Electing FDR: The New Deal Campaign of 1932 by Donald A. Ritchie

1189996For Franklin D. Roosevelt to be elected President four times, he had to be elected a first time. Donald Ritchie’s book gives a quick look at how this happened. Ritchie spends more time writing about the loser in 1932, Herbert Hoover, than Roosevelt, and tries to make the case that Roosevelt’s win in 1932 was not exactly a foregone conclusion.

Herbert Hoover was probably happy that he lived in an era before polls about approval ratings of Presidents existed. If so, Harry Truman would probably not be known as the President with the lowest recorded rating. Hoover became President just a few months before the Great Depression started. During it, Hoover declined to mobilize much of anything in a Federal response to the massive unemployment and bank failures and economic dislocation. His personality made him hard to like as he always thought he was the smartest man in the room. (Such are the problems with electing someone who went to Stanford.)

Hoover’s missteps during the Depression were numerous. He signed a bill raising the tariff to ridiculously high protectionist levels. During periods of great hunger in the country, he would only support Federal funds for seeds and food for livestock, not food already made for people to eat. He felt that would be teaching people to rely on the government to eat. Instead of starving to death. They may die, but at least they learned a lesson.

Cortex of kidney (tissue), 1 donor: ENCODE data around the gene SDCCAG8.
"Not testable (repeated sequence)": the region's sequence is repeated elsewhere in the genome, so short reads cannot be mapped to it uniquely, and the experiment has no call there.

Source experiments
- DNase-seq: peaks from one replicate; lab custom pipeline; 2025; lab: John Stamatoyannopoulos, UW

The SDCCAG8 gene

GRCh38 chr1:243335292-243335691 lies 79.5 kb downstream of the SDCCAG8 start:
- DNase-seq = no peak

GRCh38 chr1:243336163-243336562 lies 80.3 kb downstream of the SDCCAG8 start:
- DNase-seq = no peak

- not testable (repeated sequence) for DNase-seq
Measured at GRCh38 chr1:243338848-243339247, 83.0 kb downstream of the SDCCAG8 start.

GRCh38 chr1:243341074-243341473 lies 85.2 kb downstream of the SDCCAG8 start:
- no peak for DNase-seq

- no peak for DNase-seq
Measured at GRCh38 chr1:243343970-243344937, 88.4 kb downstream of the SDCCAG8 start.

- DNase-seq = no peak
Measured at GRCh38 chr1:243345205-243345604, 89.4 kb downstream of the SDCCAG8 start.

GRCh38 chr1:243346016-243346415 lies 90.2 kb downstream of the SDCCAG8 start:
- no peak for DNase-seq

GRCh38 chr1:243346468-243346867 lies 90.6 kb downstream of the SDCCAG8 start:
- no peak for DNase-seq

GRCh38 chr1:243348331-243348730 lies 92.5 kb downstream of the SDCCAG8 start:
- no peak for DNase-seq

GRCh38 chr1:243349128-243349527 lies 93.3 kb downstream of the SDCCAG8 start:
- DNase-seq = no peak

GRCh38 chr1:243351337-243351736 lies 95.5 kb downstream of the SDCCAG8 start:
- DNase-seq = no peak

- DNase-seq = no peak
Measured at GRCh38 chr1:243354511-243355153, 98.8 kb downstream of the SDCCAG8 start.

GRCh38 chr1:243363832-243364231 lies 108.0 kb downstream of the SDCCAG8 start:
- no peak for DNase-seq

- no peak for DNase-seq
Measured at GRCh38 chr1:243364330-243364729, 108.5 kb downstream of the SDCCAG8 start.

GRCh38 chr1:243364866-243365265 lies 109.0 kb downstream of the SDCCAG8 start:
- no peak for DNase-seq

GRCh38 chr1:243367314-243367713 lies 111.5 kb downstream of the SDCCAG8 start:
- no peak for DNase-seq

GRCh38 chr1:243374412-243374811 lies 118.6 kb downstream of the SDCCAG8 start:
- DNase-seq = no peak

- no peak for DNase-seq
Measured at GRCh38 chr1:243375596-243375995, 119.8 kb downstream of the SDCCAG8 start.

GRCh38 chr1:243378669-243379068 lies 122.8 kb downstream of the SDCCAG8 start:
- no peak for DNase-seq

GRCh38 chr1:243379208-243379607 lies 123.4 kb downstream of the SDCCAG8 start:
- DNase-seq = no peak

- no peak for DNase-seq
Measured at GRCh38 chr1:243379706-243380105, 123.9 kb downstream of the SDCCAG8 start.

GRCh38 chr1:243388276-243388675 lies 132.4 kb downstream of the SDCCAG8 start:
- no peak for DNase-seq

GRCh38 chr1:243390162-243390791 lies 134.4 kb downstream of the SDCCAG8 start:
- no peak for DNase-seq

The biggest fiasco was the Bonus Army. In June 1932, a large group of unemployed World War I veterans marched on Washington to demand an early payment of a bonus they were supposed to receive for their service. It was budgeted for 1944. And Hoover thought they should wait to 1944. Hoover wanted the Bonus Army removed from Washington. He ordered the Army, under the leadership of Douglas MacArthur to evict the group. Hoover ordered that no weapons be used. But, MacArthur, claiming that they were all Communists, sent his troops marching in with sabers and used tanks as well. Even in an era before television, the images were devastating to Hoover’s image.

The Democrats had earned a small majority in the House in the 1930 elections, elevating John Nance Garner of Texas to the Speakership. The Republicans still held a small majority in the Senate, but Hoover asked the Democrats to caucus as the majority because he thought they would be easier to deal with. The Republicans declined to do this.

Democrats started to line up to run against Hoover in 1932. Garner was one candidate, but he hated actually running for office. He had a safe district and he liked being Speaker. But, he still had ambitions.

The other candidate was the charismatic governor of New York, Franklin Roosevelt. Roosevelt had won the governorship in 1928, replacing Al Smith, who had lost to Hoover in 1928. Smith expected Roosevelt to ask him for advice frequently. Roosevelt didn’t and the two men headed on a path to estrangement. Al Smith may have been the Happy Warrior, but he was also rather petulant.

When the Democrats convened in Chicago in 1932, Roosevelt came in with momentum, winning most of the primaries, although few of those produced much in the way of delegates. Still, Garner, along with Smith, did not arrive with much support either. But, the Democrats still required any nominee to get 2/3 of the delegates to be nominated.